24 November, 2020
The right to receive information on the activities of state and local government institutions is one of the tools through which the public can ascertain how the institutions perform the duties entrusted to them. The public may ascertain whether the work of the institution is efficient and fair, namely, aimed at protecting the common interest of society. The case law of the Senate shows that the right to receive information is not always applied in accordance with the provisions of the Freedom of Information Law.
The published summary of case law includes the most significant decisions of the Senate in cases of freedom of information during the period of nine years – from 2010 to 2019. The summary includes findings from more than 200 rulings, including individual rulings of the Constitutional Court, the European Court of Human Rights and the Court of Justice of the European Union.
Veronika Krumina, Chair of the Department of Administrative Cases of the Senate, appraises that the most complicated cases are usually cases concerning the right to receive restricted access information. In resolving a dispute over the right of access to restricted information, a distinction must normally be made between two competing interests, namely the right to information on the one hand and the protection of a person's right to privacy on the other. “It is necessary to assess in each individual case which of the interests have to be more protected. Consequently, it is not possible to say that certain types of information must always be disclosed or – undisclosed. It depends on which interest has to be more protected in the specific case,” points out the Chair of the Department. In assessing which interest has to be protected more, various aspects are taken into account, “for example, whether information is required to satisfy mere curiosity, or to see connections and detect, for example, wasteful spending of budget. It should also be taken into account that a request for restricted access information must be substantiated, including the planned use of the information.”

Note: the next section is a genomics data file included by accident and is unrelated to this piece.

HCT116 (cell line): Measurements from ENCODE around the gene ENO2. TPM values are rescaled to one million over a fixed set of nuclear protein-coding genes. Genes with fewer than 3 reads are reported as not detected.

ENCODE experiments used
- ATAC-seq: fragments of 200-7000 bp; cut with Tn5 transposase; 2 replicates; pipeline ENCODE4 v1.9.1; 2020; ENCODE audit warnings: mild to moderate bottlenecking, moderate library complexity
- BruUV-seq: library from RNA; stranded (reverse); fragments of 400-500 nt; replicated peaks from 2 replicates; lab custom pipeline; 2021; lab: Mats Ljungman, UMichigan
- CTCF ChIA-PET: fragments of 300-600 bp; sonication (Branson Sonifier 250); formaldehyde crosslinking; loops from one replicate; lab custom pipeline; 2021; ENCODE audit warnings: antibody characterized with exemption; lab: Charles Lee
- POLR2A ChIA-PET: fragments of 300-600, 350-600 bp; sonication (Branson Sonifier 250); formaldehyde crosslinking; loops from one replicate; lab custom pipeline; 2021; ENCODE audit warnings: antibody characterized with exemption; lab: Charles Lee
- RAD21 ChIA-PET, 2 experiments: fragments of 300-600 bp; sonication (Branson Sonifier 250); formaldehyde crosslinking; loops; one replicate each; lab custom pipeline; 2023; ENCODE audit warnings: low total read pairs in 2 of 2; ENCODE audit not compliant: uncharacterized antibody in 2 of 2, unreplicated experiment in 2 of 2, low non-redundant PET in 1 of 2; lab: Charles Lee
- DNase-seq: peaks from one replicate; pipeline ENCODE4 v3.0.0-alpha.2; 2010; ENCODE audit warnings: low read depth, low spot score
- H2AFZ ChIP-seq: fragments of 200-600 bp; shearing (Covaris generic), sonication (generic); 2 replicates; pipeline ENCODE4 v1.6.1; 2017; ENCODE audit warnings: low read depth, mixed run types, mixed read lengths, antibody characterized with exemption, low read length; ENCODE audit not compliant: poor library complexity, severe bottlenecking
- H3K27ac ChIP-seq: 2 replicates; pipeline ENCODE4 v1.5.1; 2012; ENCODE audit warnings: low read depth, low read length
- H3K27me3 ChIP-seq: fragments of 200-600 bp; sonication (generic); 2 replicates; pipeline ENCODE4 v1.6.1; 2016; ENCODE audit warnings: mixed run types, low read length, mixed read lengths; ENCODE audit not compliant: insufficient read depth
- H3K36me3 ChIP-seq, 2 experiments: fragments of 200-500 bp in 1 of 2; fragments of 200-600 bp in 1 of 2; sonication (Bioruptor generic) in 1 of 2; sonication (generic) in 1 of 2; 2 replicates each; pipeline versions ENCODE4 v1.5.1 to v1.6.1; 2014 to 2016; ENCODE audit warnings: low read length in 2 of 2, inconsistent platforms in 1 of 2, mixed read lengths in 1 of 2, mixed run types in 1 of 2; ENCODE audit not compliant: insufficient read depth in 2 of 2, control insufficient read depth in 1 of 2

The summary of case law is designed as a commentary on the provisions of the Freedom of Information Law. The findings expressed in the rulings of the Senate are arranged according to the relevant sections of the Freedom of Information Law, namely, the text of the legal provision and the findings of the court expressed in connection with its interpretation and application are indicated. Issues such as access to restricted information, determination of the classification of information, procedure for requesting information and assessment of a person's request, protection of information, as well as control of the institution's decision and actions in court are addressed in particular.
The summary was prepared by Aleksandrs Potaicuks, Legal Research Counsel to the Division of Case-law and Research of the Supreme Court.